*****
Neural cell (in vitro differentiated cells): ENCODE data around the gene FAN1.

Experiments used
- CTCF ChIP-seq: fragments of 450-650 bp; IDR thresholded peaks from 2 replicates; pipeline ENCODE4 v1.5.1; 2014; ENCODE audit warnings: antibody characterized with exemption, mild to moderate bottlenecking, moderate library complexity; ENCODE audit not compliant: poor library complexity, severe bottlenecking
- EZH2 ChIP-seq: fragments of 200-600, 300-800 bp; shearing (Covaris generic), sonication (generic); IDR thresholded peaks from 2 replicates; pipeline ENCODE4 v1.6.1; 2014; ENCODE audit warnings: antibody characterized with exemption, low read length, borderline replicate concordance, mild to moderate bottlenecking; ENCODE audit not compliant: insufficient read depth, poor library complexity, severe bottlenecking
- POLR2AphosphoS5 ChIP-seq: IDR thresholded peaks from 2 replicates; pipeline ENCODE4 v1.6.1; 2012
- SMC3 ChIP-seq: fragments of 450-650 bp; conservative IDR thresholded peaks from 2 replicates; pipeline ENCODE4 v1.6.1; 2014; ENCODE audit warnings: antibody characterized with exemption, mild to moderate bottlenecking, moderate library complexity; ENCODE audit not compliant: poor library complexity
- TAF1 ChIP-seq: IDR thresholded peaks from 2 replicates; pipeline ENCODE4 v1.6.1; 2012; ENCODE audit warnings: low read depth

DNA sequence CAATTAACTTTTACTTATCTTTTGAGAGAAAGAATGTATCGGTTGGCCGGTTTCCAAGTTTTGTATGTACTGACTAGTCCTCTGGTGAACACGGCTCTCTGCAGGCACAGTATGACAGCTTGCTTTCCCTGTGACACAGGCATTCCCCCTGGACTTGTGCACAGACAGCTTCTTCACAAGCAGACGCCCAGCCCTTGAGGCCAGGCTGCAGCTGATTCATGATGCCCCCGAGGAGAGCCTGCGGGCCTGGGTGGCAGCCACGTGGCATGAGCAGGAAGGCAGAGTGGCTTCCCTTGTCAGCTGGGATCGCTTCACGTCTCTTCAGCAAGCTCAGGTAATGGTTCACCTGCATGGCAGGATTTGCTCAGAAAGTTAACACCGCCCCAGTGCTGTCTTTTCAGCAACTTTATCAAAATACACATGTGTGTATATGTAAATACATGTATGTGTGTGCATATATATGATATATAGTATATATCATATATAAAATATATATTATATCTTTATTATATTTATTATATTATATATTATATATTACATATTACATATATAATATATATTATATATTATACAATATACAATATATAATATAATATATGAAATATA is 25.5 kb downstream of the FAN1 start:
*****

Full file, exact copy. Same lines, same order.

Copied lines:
Neural cell (in vitro differentiated cells): ENCODE data around the gene FAN1.

Experiments used
- CTCF ChIP-seq: fragments of 450-650 bp; IDR thresholded peaks from 2 replicates; pipeline ENCODE4 v1.5.1; 2014; ENCODE audit warnings: antibody characterized with exemption, mild to moderate bottlenecking, moderate library complexity; ENCODE audit not compliant: poor library complexity, severe bottlenecking
- EZH2 ChIP-seq: fragments of 200-600, 300-800 bp; shearing (Covaris generic), sonication (generic); IDR thresholded peaks from 2 replicates; pipeline ENCODE4 v1.6.1; 2014; ENCODE audit warnings: antibody characterized with exemption, low read length, borderline replicate concordance, mild to moderate bottlenecking; ENCODE audit not compliant: insufficient read depth, poor library complexity, severe bottlenecking
- POLR2AphosphoS5 ChIP-seq: IDR thresholded peaks from 2 replicates; pipeline ENCODE4 v1.6.1; 2012
- SMC3 ChIP-seq: fragments of 450-650 bp; conservative IDR thresholded peaks from 2 replicates; pipeline ENCODE4 v1.6.1; 2014; ENCODE audit warnings: antibody characterized with exemption, mild to moderate bottlenecking, moderate library complexity; ENCODE audit not compliant: poor library complexity
- TAF1 ChIP-seq: IDR thresholded peaks from 2 replicates; pipeline ENCODE4 v1.6.1; 2012; ENCODE audit warnings: low read depth

DNA sequence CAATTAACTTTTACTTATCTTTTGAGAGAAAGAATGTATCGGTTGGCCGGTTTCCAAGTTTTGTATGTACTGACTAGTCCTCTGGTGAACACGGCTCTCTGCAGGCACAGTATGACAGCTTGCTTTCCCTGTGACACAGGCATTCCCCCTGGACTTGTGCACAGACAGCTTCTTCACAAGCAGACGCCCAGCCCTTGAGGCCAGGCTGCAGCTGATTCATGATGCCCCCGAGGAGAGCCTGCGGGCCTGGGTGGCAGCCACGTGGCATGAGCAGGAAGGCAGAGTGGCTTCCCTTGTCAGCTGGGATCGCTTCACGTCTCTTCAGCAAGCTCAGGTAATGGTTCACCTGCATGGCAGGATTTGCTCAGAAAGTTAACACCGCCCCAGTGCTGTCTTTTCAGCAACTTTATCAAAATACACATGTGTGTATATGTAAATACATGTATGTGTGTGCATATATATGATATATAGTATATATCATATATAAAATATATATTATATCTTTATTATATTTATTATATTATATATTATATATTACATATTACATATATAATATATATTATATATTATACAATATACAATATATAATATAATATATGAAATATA is 25.5 kb downstream of the FAN1 start: